Datica Blog

2018 Healthcare Trends Part 6: Beyond Digital Health Hype

Travis Good, MD

Co-founder, CEO & Chief Privacy Officer

April 13, 2018   Healthcare News

Where is healthcare going in 2018? In the first article of Datica’s 2018 Healthcare Trends series, I outlined six trends for 2018. I predict volatility as the government, individuals, and private sector demand change this year. In this sixth piece of the series, I explore the fifth trend — moving beyond the digital health hype.

Over the last ten years, digital health has been met with much ballyhoo and corresponding investment. Even the “digital health” term has become broad and beyond its original intent. It’s helpful to define the term before diving into its evolution and current state. According to Wikipedia, the digital health discipline is described in the following way — “The discipline involves the use of information and communication technologies to help address the health problems and challenges faced by patients.”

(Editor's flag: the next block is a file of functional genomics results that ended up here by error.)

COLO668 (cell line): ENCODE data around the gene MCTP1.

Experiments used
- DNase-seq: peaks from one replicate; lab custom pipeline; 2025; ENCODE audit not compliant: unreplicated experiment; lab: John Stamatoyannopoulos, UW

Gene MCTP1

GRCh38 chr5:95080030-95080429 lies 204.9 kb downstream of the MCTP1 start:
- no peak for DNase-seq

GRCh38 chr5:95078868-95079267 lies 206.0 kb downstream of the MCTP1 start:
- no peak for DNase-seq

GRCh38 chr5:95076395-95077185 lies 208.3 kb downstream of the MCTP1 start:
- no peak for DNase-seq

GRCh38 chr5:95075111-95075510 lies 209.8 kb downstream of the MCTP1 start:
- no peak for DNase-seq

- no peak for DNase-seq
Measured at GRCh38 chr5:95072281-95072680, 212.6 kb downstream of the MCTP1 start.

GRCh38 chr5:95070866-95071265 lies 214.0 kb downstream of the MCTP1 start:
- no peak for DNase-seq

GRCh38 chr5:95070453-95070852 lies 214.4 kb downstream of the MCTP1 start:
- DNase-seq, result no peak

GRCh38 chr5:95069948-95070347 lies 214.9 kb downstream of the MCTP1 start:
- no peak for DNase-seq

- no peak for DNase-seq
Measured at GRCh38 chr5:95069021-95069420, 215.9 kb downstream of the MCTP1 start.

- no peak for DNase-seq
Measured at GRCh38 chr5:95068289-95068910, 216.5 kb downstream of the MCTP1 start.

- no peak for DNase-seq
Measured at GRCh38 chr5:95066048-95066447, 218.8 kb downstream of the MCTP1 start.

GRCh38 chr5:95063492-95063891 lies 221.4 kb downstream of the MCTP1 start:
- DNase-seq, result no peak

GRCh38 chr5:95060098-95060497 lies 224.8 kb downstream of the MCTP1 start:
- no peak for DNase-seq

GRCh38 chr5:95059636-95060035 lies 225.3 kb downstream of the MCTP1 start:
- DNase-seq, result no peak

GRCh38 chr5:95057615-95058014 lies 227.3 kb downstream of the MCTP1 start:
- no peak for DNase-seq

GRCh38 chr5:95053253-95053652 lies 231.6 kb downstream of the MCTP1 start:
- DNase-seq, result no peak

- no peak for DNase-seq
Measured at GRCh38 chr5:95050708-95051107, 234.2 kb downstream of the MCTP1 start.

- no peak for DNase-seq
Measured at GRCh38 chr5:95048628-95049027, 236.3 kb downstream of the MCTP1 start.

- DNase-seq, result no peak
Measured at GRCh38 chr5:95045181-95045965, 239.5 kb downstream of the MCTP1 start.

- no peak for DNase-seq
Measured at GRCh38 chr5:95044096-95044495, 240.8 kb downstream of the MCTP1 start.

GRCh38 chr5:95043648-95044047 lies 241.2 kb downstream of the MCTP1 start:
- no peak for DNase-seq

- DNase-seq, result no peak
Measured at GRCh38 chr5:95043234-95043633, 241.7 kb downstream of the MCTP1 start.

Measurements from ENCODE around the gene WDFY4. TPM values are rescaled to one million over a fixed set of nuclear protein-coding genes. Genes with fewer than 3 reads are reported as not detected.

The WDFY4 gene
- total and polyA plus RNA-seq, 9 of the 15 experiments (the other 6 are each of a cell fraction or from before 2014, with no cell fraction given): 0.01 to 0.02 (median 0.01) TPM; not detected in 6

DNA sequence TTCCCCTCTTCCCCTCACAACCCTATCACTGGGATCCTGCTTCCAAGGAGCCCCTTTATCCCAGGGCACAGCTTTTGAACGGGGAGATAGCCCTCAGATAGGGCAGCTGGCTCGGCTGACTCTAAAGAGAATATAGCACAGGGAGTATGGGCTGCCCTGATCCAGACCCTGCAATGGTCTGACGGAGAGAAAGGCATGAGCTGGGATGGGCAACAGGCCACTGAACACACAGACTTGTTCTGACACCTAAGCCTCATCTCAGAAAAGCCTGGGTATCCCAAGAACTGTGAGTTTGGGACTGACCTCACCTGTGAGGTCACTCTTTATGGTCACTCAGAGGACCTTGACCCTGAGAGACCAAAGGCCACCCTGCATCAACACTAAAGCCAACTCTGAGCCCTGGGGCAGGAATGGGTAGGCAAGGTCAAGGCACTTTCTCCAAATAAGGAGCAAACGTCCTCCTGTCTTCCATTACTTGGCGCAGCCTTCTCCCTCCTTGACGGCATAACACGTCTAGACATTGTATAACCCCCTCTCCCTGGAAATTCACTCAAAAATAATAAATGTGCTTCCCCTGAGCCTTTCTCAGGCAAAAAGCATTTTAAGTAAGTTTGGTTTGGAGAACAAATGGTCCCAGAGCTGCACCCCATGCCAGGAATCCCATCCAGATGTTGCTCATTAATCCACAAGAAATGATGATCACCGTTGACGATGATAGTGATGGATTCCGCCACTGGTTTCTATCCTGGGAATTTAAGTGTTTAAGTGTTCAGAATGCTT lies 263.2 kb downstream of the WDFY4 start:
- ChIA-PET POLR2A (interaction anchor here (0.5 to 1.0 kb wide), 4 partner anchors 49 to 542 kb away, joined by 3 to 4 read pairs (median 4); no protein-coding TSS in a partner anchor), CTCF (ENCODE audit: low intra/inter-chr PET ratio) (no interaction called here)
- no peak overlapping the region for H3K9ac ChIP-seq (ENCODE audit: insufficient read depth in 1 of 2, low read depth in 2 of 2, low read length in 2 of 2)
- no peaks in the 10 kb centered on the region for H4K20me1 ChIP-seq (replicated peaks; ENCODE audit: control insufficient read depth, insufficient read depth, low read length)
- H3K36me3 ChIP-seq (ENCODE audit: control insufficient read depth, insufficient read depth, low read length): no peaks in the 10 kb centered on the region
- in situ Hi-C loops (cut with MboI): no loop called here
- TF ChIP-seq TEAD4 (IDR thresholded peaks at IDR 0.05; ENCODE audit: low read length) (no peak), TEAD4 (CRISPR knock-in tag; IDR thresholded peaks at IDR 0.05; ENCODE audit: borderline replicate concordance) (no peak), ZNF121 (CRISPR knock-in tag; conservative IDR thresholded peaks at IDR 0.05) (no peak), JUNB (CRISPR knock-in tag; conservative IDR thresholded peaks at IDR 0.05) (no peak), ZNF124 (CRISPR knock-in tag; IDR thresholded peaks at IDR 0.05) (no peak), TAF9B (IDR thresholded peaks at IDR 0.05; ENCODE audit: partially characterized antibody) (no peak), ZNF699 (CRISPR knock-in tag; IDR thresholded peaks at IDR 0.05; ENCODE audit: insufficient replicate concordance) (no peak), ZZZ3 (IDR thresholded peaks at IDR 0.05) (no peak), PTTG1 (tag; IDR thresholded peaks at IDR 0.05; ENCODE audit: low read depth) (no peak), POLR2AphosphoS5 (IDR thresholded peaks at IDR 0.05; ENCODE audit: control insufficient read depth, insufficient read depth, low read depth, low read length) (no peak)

That’s broad. Very broad.

Digital health is somewhat synonymous with “healthcare technology,” with one caveat — healthcare technology is inclusive of electronic health records (EHRs) and I personally don’t group EHRs in with the broader digital health term.

Like other verticals and in many consumer products, digital health has followed a similar trend. We saw initial hype around mobility, connectivity and consumerization of healthcare. While those trends are still relevant, healthcare, as yet has not been disrupted or upgraded to the same extent as industries like banking, retail, and even education. Those who have been in healthcare for a while have read a multitude of stories touting new companies and technologies that were destined to disrupt healthcare. All of those, except a select few, have failed.

Here are a few of the obstacles digital health companies must overcome.

Scrutiny of technology spend is way up and proof is the antidote